UPDATE: This piece has been updated to reflect that Senator Cruz provided MRC Free Speech America with a statement.
Months ahead of the 2022 midterm elections, Google leadership reportedly ignored GOP senators’ legitimate questions about Gmail’s apparent suppression of conservative political candidates’ emails.
“Google deflected, refused to provide any data, repeatedly refused to answer direct questions,” Sen. Ted Cruz (R-Texas) told MRC Free Speech America after a meeting Wednesday between GOP senators and Google brass.
The Republican National Committee, National Republican Congressional Committee and National Republican Senate Committee (NRSC) filed a joint complaint with the FEC last month, after a March-released North Carolina State University (NC State) study detailed Gmail’s alleged left-leaning bias.
Among other things, the study found Gmail marked 59.3 percent more emails from right-leaning candidates as spam compared to left-leaning candidates.
Google Chief Legal Officer Kent Walker was among the Google executives who attended, and claimed there’s no bias in how the tech giant deals with spam, according to Politico.
In the piece, tech lobbying and influence reporter Emily Birnbaum and Senate reporter Marianne LeVine tone-deafly wrote that “researchers” have found “no evidence” that tech platforms “disproportionately take action against content from conservatives.” The reporters also wrongly conflated “social media platforms” with Google and Gmail, which are a multiservice tech platform and email service, respectively.
Politico played defense for the powerful Facebook and Google, noting they denied conservative politicians’ allegations that Big Tech companies “routinely stifle free speech.” The story also used extremist language to characterize right-wing lawmakers, calling their efforts part of a “conservative crusade” against major tech companies.
Politico reported that NRSC Chair Sen. Rick Scott (R-Fla.) hosted the meeting.
Scott, who previously said Google was muzzling conservatives through email filtering bias, proposed legislation to treat all platforms that censor speech as publishers and therefore subject to legal action. His 11-Point Plan to Rescue America plan also aims to require platforms to receive users’ consent before using their personal information or giving it to a third party.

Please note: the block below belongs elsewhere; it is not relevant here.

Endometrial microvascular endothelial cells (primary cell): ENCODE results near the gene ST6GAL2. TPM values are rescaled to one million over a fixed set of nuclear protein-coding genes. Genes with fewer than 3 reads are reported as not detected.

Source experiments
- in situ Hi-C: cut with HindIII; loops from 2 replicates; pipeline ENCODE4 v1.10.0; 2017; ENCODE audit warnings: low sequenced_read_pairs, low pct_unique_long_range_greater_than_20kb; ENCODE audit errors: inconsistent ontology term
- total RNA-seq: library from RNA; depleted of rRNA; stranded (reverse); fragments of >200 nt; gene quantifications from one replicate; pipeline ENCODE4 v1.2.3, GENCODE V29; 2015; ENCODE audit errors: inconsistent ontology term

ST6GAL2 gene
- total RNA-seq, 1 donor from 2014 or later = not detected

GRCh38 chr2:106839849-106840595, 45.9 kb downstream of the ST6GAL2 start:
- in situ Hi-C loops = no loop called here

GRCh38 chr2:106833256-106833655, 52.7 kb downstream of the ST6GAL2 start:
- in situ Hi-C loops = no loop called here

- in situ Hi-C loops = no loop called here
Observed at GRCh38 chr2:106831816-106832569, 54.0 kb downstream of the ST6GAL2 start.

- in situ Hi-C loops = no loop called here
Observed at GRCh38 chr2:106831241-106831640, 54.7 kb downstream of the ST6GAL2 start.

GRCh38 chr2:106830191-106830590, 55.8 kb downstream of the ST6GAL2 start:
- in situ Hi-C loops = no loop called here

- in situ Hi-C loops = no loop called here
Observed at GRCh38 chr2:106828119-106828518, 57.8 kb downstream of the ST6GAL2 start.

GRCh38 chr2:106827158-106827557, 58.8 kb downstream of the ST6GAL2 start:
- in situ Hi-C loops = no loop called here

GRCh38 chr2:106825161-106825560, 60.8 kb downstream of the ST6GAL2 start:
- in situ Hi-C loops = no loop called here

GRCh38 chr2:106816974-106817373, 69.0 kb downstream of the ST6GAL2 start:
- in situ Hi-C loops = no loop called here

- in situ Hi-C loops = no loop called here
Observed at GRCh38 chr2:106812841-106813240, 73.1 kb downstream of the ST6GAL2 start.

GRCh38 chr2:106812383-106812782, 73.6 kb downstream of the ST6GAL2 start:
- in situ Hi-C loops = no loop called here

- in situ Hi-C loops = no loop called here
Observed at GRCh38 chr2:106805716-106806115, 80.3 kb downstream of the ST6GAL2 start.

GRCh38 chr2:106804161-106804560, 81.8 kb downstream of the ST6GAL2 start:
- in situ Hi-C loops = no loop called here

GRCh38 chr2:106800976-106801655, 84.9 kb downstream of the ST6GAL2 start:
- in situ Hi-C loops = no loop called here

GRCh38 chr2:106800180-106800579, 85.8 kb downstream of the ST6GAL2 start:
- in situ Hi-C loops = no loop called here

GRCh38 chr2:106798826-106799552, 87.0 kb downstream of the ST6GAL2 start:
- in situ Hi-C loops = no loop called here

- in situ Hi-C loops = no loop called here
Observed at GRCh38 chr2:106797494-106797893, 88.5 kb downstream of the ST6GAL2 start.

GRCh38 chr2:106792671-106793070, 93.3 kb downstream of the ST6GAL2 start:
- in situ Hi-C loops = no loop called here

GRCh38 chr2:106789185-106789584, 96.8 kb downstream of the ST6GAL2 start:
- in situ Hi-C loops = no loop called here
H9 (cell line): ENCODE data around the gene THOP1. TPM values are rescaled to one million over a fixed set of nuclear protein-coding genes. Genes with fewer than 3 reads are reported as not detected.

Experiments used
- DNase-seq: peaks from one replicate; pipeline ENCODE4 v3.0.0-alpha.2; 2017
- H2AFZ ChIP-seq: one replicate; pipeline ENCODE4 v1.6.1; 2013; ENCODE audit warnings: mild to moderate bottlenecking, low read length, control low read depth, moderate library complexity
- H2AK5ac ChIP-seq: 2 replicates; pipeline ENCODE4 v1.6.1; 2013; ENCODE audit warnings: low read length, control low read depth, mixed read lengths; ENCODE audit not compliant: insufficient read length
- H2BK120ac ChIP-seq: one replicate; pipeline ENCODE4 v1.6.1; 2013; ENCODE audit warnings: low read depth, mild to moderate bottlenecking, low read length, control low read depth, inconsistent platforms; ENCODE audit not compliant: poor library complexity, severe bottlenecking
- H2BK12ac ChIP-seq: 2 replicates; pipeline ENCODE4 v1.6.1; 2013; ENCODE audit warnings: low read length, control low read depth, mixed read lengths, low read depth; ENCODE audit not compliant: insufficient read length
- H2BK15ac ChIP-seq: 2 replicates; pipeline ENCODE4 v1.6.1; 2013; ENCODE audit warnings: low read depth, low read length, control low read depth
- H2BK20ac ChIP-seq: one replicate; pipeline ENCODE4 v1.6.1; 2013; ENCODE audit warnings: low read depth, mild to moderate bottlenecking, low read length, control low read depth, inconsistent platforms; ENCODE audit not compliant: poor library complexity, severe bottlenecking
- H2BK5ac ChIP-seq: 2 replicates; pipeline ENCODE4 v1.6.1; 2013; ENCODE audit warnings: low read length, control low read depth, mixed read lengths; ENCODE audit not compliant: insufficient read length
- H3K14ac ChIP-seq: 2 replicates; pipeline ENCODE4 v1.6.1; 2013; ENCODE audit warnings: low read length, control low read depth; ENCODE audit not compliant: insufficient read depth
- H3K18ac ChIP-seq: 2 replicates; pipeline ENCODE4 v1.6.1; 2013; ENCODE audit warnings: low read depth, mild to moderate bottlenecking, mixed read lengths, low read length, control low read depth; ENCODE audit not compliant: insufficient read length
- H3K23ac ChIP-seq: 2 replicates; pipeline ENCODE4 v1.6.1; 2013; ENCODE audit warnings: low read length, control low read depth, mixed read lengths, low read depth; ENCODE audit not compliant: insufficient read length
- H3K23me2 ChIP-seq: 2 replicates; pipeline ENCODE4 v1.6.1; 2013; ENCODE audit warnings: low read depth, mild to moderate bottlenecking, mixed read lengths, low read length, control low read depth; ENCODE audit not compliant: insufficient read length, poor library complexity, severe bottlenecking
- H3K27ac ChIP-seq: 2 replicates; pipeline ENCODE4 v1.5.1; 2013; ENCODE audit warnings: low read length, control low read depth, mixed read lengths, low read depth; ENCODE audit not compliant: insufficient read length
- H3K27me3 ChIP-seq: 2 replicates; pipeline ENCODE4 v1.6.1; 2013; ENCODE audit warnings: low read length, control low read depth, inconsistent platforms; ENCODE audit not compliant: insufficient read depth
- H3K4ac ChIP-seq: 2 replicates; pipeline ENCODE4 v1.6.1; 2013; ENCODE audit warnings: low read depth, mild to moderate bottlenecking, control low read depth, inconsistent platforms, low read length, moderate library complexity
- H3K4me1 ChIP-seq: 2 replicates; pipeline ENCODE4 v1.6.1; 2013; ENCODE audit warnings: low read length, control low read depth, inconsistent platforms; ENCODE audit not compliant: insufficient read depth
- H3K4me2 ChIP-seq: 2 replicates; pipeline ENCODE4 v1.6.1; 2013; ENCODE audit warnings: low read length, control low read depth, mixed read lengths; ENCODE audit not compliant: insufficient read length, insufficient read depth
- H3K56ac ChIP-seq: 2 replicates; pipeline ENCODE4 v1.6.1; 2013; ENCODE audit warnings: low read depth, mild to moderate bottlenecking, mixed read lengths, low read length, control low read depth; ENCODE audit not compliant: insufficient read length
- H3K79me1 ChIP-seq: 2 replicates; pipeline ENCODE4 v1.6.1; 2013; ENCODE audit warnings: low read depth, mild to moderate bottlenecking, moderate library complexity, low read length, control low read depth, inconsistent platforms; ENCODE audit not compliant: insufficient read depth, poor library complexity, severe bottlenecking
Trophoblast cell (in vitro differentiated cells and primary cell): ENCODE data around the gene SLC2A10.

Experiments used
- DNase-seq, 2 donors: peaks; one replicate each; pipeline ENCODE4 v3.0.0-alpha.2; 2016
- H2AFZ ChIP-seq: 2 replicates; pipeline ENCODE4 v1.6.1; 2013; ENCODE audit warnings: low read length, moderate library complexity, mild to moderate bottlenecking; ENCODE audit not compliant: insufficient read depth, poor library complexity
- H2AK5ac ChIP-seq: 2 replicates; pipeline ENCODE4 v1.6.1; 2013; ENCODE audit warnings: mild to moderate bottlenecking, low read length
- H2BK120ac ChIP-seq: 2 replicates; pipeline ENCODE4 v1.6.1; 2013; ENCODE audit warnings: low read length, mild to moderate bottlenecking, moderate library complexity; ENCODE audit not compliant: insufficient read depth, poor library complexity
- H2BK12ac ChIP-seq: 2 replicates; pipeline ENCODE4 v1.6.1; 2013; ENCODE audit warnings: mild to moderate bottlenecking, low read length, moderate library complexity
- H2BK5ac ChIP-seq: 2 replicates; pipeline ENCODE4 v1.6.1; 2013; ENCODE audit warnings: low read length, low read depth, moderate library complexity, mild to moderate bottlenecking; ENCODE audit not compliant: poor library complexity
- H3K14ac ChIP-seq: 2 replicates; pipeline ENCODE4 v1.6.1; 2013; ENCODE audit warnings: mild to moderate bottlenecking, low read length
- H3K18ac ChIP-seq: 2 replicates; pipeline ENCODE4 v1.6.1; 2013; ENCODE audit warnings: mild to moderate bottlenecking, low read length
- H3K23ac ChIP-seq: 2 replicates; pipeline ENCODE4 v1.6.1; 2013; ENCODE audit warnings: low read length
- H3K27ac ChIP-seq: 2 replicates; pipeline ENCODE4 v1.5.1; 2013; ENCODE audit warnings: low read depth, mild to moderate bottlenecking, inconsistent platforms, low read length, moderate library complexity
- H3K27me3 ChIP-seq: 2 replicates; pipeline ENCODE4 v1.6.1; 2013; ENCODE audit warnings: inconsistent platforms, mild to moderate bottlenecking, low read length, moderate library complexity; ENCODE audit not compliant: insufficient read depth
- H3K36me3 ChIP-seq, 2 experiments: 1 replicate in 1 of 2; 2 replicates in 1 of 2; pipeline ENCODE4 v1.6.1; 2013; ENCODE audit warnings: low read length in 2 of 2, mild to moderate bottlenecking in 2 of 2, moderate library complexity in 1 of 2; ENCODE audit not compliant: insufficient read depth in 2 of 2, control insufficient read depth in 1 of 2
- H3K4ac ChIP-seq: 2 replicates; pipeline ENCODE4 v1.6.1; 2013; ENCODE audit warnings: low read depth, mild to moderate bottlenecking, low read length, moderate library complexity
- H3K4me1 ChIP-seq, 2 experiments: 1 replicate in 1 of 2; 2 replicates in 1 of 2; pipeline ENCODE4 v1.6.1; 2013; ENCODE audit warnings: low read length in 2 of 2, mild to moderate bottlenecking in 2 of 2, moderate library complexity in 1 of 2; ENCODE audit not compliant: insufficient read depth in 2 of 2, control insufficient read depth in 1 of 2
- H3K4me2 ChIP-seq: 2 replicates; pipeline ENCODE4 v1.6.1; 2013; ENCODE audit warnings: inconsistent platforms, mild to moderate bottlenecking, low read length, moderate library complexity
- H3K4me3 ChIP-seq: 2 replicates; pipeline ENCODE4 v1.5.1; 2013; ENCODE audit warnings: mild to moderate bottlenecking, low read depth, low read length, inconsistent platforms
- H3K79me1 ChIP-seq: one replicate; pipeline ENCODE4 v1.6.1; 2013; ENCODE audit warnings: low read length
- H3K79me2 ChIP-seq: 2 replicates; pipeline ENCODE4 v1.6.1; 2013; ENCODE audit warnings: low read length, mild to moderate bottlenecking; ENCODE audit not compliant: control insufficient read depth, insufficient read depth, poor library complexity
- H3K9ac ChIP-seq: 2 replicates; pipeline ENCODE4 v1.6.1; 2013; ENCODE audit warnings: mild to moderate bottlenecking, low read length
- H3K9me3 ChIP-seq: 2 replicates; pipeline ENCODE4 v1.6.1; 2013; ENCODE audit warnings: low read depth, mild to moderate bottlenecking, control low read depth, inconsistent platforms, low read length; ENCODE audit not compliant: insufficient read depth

Politico authoritatively cited Walker “reiterat[ing] to senators that filtering bias is unrelated to political affiliation.” The story also noted the chief legal officer “pointed out” to senators that the NC State study attributed bias to “past user behavior” such as users marking certain emails as spam in the past.
Google told MRC Free Speech America in an emailed statement there’s “no political bias” in how Gmail deals with spam. “Like most modern email providers, we seek to filter out spam to provide a better experience for users,” company spokesperson Julie McAlister said in the email. “And as always, we plan to follow up with Senators on the specific concerns raised.”
But the NC State study told a different story.
In NC State’s research, political bias in Gmail “decreased significantly” only after researchers manually moved emails from the inbox to spam folder and from the spam folder to the inbox, a finding that supports the report’s findings that Google’s spam algorithm was naturally biased in favor of left-leaning candidates before user behavior came into play.
The study’s conclusion said: “It appears that the political affiliation of the sender plays [a] role in getting an email marked as spam.”
Politico’s reporting totally ignored this.
Further, when researchers marked left-leaning and right-leaning political emails as spam, the increase in Gmail’s “left spam percentage” (45 percent) significantly exceeded the increase in Gmail’s “right spam percentage” (11 percent), the NC State study said.
The discrepancy in those increases naturally follows the research baseline that the percentage of right-wing spam emails in Gmail substantially outweighed the percentage of left-wing spam emails, the study noted.
“As these prominent email services are actively used by a sizable chunk of voting population and as many of the voters today rely on the information they see (or don’t see) online, such biases may have an unignorable impact on the outcomes of an election,” the NC State researchers concluded.
They added: “It is imperative for the email services to audit their [spam-filtering algorithms] to ensure that any properties of the sender that they consider in determining whether any given email is spam or not are not, unknowingly, putting one side at an advantage compared to the other.”
Conservatives are under attack. Contact your local representative and demand that Big Tech mirror the First Amendment while providing transparency, clarity on “hate speech” and equal footing for conservatives.